NJIT's Student Newspaper

The Vector

NJIT's Student Newspaper

The Vector

NJIT's Student Newspaper

The Vector

The Scariest Thing This Halloween Season: Job Scams! 


College debt is a longstanding and entrenched issue in the United States, with no solution currently able to gain traction. Headlines such as the Biden administration’s student loan forgiveness plan being blocked by the Appeals Court remind students of that grim fact. While politicians in far-off Washington D.C. have conflicting visions for this problem, students at NJIT must face this reality every semester.  

NJIT reports that undergraduate tuition fees for the 2022-2023 school year range from $18,000 for in-state students to $35,000 for out-of-state students. Even with financial aid, scholarships, or other measures, paying this off over the years is often difficult. However, many students go into schooling without all of these interest-free measures, instead having to take out student loans.  

Overlapping financial, academic, and personal stresses can be mentally draining during college, and lead to several students searching for a source of income.  What better method to prey upon these desperate people than job scams? 

Offering a nonexistent job position seems like a trivial endeavor; however, the tech-savvy criminals of the modern world see it as a lucrative way to steal from students. Through emails posing as job opportunities in need of cataloging their “new employees,” false employers ask for personal details such as a student’s personal email address or phone number. Through this information, passwords, accounts, and data can all be extracted. Once taken, there is almost no predicting where it will head next.  

Some scammers sell this information to whomever wants it, and some will hold it ransom until the affected party is forced to pay to get it back. Dangers like these are not unique to job scams, but they are one of the most insidious ways in which fraudulent employers attempt to take advantage of college students.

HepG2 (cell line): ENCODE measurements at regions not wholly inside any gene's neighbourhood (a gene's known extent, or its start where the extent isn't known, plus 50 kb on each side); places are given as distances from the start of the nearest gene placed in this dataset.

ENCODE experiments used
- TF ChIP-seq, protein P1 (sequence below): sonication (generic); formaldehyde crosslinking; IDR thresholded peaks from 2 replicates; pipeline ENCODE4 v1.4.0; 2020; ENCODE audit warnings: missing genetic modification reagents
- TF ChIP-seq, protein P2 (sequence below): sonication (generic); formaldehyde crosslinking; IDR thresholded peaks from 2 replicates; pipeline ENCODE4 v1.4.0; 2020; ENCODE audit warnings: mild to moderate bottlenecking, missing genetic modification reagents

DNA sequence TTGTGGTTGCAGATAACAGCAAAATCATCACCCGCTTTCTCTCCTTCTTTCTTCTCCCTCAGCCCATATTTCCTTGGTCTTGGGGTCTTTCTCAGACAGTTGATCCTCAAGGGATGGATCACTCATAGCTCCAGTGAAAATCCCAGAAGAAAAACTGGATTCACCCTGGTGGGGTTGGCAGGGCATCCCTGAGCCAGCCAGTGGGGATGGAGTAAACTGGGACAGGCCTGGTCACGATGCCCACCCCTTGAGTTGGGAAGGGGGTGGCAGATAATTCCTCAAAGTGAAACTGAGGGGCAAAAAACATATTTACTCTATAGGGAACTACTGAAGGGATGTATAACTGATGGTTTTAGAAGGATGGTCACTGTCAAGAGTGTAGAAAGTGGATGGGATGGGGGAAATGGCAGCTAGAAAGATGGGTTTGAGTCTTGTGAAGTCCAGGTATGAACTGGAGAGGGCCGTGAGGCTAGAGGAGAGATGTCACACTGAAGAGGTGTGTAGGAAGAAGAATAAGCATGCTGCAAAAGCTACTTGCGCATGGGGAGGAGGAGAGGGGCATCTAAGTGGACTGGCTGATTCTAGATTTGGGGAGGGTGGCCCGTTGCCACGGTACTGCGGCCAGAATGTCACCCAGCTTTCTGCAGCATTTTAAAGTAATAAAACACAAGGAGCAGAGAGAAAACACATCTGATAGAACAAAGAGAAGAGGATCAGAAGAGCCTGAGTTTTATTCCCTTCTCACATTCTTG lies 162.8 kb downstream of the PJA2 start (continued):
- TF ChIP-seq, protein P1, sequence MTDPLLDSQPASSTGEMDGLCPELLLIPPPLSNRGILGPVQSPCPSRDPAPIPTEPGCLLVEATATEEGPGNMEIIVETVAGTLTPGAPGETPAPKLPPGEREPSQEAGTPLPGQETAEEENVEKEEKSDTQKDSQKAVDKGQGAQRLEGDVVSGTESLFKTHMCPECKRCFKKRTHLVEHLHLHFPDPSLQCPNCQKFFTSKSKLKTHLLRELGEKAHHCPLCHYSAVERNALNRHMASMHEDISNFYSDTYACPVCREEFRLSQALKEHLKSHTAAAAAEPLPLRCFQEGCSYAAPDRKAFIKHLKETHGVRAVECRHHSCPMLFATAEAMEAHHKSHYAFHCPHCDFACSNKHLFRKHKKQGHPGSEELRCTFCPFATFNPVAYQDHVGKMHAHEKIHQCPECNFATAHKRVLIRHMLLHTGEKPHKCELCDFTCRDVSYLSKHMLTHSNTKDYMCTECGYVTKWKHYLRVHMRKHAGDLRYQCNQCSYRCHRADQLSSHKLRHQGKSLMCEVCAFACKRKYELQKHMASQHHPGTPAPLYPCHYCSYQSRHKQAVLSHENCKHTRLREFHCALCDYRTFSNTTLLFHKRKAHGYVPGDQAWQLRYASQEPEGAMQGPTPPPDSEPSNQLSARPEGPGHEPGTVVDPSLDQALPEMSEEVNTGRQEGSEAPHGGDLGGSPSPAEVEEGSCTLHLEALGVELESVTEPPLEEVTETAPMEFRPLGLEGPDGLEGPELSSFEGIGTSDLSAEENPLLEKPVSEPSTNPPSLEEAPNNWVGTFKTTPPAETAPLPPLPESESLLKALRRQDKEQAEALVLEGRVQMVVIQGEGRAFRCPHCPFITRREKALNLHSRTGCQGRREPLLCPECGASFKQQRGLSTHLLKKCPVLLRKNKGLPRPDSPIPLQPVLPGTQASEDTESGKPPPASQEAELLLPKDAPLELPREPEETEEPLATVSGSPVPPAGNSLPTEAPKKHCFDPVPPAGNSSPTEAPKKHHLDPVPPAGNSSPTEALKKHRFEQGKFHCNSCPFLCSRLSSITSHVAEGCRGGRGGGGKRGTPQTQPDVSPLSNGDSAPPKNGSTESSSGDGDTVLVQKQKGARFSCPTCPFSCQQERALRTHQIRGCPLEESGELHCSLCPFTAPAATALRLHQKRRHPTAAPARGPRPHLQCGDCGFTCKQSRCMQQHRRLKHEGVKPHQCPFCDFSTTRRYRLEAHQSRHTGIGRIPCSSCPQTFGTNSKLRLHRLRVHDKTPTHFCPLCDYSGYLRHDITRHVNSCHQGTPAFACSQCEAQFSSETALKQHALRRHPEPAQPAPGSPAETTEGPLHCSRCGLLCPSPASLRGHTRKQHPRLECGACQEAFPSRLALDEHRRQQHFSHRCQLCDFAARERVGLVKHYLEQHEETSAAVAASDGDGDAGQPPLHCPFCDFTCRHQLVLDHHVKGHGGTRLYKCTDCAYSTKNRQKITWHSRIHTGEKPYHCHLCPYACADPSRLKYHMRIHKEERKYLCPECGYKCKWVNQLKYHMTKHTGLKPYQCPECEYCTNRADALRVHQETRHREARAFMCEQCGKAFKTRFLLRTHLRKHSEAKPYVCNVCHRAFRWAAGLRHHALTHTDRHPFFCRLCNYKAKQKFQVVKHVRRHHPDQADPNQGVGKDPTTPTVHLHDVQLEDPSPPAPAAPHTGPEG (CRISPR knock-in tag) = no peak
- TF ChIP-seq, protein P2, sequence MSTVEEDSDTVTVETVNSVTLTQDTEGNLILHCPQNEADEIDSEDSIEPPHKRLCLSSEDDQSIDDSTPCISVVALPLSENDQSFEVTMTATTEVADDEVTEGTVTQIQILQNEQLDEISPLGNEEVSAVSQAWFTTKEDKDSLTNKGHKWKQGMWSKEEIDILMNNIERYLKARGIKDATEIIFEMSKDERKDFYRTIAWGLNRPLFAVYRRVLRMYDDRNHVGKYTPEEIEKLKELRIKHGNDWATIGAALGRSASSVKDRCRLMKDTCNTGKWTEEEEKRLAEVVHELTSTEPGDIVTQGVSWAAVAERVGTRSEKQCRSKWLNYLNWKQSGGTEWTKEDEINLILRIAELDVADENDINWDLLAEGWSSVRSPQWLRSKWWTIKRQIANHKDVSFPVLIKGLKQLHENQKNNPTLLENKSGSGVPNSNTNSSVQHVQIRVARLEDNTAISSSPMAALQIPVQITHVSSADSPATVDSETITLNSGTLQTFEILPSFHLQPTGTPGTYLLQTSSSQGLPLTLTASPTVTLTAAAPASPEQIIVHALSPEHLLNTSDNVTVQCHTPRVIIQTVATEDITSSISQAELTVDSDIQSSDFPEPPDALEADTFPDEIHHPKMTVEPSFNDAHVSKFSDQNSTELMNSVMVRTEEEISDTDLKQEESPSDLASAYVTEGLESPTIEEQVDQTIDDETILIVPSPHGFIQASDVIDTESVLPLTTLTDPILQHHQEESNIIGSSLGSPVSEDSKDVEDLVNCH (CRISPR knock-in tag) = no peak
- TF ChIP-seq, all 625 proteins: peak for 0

How exactly can students discern a legitimate job offer from the emails and texts that constitute a job scam? On Sept. 23, NJIT’s Career Development Services released an email that discussed how to identify these scammers. Their method for rooting out scams include looking for red flags such as: 

  • The offer mentions a job you did not apply for 
  • The offer asks for personal information, such as a student’s phone number, name, address, email accounts, etc. 
  • The offer requests that the student wire money or pay for training 
  • The offer guarantees a job position in exchange for filling out a form 

While these signs are useful to look out for, there are also more proactive means that can root out a scammer; for example, one method is to search for the name of the supposed person offering this position online. If their name does not show up specifically connected to their purported organization, be wary. Claims like, “The job is remote and has been designed not to prevent you from any school activities,” should also be regarded as suspect.  

No matter what employment a student here at NJIT will take, that employment will affect their school activities by its very nature. Finally, students are advised to observe inconsistencies within the offer’s pitch. “New Jersey’s Science & Technology University” is not actually the name of NJIT, yet it is often used in scam emails. A credible employer would know this before sending a job offer. 

The current situation our student body faces regarding finances is difficult, and many students do not have the means to pay off their student loans without taking out large sums of debt. Despite this stress, however, the student body can empower themselves by not falling victim to criminals.  

Leave a Comment
Donate to The Vector

Your donation will support the student journalists of New Jersey Institute of Technology. Your contribution will allow us to purchase equipment and cover our annual website hosting costs.

More to Discover
About the Contributor
Aaron Dimaya, Staff Writer
Donate to The Vector

Comments (0)

All The Vector Picks Reader Picks Sort: Newest

Your email address will not be published. Required fields are marked *